FrogPad, RSI and me — OW!!!

Holy God, I’m stupid. I am making this declaration after swallowing more Aleve than I’ve had to for quite some time. The thing is, I decided to be adventurous and borrow a friend’s FrogPad. I knew it wasn’t inherently ergonomic because of its flat shape, but my friend said it helped her with her RSI. What I wasn’t thinking was that my friend is two-handed, and her RSI is mouse related. Therefore, she gets to use her one hand on the keyboard and the other on the mouse, reducing her workload. Totally different situations. A one-handed keyboard for a one-handed person is different from one-handed keyboard designed for two-handed people, no matter what buzzwords the advertisements may use. (Human anthropology, anyone?) Tellingly, one of the slogans is “What would you do with your free hand?” I can appreciate the dual marketing technique in an attempt to mainstream things, but there are certain situations in which someone with a disability might still need a well thought out, more specialized product. This little gimmick wasn’t for me.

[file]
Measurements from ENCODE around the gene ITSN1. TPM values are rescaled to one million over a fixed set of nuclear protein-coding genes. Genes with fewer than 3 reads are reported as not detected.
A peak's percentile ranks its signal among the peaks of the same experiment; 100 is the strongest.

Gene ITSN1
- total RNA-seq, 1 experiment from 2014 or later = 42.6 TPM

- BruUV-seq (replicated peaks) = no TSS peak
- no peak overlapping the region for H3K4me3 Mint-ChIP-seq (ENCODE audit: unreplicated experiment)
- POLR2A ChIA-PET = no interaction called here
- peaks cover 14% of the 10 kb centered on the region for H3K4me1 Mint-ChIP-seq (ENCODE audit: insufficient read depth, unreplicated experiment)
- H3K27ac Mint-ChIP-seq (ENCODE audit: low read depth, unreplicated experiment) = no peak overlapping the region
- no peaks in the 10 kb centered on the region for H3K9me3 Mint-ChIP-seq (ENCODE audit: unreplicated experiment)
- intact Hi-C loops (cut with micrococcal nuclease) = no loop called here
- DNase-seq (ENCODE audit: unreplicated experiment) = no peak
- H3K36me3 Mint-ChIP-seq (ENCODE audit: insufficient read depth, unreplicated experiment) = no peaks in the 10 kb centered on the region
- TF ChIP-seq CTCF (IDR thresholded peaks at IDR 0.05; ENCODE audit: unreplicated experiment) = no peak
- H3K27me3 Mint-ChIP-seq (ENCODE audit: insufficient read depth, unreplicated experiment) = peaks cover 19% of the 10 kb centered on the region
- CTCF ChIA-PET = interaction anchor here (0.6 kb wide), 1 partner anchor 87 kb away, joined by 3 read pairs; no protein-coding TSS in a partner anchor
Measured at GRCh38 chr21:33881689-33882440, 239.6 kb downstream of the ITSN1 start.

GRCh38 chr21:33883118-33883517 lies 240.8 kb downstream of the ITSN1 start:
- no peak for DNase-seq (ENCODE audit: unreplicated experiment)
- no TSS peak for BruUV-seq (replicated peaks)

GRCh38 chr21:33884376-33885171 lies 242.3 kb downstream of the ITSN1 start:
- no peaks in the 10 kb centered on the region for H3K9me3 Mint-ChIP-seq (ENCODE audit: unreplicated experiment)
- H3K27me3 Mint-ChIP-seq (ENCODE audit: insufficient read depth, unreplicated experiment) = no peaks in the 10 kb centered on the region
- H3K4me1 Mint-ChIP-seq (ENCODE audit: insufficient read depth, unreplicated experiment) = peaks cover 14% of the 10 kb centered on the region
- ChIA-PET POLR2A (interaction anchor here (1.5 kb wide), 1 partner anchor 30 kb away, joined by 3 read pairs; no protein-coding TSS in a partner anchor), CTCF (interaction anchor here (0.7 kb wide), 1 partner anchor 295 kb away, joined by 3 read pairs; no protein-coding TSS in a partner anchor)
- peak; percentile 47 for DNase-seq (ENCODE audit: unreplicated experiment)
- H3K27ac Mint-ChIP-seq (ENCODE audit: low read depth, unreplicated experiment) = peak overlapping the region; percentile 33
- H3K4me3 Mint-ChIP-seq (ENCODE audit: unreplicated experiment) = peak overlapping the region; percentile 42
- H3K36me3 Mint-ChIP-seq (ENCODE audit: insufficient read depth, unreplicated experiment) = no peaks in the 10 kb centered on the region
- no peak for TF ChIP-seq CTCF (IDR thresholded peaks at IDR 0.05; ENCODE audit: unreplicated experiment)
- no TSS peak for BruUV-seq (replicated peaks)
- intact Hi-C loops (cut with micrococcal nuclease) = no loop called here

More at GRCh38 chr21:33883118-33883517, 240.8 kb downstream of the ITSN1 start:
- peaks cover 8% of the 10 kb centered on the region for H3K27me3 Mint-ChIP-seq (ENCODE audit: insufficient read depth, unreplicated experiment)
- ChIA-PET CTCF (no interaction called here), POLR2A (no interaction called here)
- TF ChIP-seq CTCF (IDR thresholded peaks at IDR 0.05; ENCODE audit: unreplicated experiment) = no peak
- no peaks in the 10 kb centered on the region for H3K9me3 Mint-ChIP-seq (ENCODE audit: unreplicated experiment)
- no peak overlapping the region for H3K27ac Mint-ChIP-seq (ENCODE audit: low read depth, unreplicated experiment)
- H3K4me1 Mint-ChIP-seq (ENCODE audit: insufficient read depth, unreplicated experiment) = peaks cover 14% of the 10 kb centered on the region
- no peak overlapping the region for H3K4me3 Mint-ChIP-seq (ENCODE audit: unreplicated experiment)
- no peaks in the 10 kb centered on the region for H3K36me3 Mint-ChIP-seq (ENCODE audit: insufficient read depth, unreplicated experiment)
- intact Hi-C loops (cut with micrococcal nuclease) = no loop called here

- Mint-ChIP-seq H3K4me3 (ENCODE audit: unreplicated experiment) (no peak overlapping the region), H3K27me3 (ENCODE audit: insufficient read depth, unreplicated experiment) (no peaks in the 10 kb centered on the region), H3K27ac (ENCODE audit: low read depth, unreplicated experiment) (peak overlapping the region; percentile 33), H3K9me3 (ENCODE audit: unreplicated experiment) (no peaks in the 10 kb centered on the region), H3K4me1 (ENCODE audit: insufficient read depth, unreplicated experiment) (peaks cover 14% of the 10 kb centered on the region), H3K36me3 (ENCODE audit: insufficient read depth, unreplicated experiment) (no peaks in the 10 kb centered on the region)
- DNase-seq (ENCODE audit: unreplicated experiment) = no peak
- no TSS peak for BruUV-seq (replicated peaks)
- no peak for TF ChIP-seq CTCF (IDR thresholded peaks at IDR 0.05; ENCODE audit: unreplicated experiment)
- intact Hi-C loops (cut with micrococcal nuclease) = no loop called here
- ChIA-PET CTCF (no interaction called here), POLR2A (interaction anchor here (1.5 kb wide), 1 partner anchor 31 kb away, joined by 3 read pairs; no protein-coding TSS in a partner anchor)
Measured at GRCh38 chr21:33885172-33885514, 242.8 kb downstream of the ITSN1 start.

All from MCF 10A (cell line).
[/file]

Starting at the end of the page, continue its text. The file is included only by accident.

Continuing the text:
My RSI (which is not my sole physical problem, but it’s a big one) affects the only hand I can use. Because of the FrogPad key combinations, I was working this hand to death, even typing very slowly with the keypad propped up. Hell, I was even using shorthand, and still! Never mind that technically “you only need two fingers” — be that as it may, everything I had was aching. Ergo, I was in pain very shortly. I can appreciate the small footprint, but it’s not worth it — I’ll carry my keyboard over my shoulder gladly for as long as I’m able to use it. If by any chance you have RSI in your one functional hand, either stick to voice, find a keyboard that was actually designed for a one-handed person, use Dvorak, or even strap a typing stick to your hand to spare your fingers. Don’t overwork them.

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